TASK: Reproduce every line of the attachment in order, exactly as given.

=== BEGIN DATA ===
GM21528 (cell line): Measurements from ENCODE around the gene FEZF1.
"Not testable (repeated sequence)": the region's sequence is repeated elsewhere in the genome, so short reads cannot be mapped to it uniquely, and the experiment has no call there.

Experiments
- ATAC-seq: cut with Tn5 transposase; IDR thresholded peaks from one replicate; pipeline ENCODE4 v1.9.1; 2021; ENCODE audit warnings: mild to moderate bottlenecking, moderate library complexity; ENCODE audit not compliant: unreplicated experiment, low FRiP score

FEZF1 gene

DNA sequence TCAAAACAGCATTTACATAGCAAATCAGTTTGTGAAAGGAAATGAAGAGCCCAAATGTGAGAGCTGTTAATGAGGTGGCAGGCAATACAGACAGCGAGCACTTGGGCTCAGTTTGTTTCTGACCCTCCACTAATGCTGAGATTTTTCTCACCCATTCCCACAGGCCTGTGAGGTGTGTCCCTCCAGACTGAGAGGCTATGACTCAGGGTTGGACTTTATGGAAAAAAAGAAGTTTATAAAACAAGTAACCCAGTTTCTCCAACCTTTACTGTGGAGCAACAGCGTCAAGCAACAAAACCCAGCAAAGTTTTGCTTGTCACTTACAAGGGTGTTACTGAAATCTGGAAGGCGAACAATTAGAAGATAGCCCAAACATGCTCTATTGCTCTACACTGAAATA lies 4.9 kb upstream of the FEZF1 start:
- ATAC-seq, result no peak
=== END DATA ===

GM21528 (cell line): Measurements from ENCODE around the gene FEZF1.
"Not testable (repeated sequence)": the region's sequence is repeated elsewhere in the genome, so short reads cannot be mapped to it uniquely, and the experiment has no call there.

Experiments
- ATAC-seq: cut with Tn5 transposase; IDR thresholded peaks from one replicate; pipeline ENCODE4 v1.9.1; 2021; ENCODE audit warnings: mild to moderate bottlenecking, moderate library complexity; ENCODE audit not compliant: unreplicated experiment, low FRiP score

FEZF1 gene

DNA sequence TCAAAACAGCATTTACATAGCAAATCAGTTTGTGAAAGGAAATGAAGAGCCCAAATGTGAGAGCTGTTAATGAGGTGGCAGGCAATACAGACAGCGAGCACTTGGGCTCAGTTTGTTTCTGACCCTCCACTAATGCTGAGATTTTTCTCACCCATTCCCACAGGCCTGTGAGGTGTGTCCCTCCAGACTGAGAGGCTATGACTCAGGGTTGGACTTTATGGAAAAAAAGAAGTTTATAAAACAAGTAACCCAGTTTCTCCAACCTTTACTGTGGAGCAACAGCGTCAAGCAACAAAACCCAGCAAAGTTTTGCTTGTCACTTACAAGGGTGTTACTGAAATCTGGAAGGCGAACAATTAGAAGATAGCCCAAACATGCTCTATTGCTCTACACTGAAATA lies 4.9 kb upstream of the FEZF1 start:
- ATAC-seq, result no peak